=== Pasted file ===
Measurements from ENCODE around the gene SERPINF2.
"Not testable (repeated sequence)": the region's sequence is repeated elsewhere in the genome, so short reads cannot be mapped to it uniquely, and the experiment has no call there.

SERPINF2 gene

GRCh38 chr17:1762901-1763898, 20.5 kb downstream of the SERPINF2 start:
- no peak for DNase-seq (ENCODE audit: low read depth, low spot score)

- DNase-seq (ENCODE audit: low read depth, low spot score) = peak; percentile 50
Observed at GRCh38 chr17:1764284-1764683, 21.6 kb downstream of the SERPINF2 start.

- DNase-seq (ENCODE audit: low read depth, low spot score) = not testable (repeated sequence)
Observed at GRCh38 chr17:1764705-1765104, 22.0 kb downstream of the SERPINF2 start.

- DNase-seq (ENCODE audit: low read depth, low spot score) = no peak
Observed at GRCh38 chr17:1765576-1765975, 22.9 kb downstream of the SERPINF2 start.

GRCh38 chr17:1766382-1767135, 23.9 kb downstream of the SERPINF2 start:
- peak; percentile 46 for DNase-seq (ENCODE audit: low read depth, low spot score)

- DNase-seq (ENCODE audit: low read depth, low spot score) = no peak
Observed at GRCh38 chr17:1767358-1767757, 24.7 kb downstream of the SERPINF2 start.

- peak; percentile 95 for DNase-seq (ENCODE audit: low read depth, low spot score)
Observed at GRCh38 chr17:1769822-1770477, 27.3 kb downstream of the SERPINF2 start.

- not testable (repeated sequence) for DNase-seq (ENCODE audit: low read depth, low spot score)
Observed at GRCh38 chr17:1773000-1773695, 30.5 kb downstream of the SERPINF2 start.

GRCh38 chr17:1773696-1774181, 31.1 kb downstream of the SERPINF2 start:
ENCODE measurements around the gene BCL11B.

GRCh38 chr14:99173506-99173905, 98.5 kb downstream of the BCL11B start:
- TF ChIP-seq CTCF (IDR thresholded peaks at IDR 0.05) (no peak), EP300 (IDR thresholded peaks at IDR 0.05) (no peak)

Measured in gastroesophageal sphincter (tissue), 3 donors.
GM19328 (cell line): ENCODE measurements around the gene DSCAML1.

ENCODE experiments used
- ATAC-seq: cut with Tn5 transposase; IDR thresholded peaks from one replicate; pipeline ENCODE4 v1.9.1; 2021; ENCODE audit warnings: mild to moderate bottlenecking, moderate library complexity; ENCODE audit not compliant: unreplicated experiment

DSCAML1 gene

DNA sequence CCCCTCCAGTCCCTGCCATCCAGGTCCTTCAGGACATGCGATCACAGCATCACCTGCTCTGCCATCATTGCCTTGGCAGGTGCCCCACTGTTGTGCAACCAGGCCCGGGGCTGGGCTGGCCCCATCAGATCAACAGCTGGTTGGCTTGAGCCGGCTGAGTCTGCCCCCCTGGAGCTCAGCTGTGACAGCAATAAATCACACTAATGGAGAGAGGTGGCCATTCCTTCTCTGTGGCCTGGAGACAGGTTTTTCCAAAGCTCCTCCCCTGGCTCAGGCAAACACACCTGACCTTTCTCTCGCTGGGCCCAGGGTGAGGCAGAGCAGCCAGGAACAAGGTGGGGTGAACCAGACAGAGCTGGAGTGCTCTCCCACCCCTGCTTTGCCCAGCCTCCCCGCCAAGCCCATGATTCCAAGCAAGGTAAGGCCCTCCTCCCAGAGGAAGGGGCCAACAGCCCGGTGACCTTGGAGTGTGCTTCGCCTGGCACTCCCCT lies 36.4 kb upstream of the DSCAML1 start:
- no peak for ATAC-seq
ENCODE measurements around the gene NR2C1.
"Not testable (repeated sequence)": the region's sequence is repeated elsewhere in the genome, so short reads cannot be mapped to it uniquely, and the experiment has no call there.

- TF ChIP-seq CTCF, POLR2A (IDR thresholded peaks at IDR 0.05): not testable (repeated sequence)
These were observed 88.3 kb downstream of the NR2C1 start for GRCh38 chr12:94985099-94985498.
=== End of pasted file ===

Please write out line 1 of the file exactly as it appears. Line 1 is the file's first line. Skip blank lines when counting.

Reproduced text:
Measurements from ENCODE around the gene SERPINF2.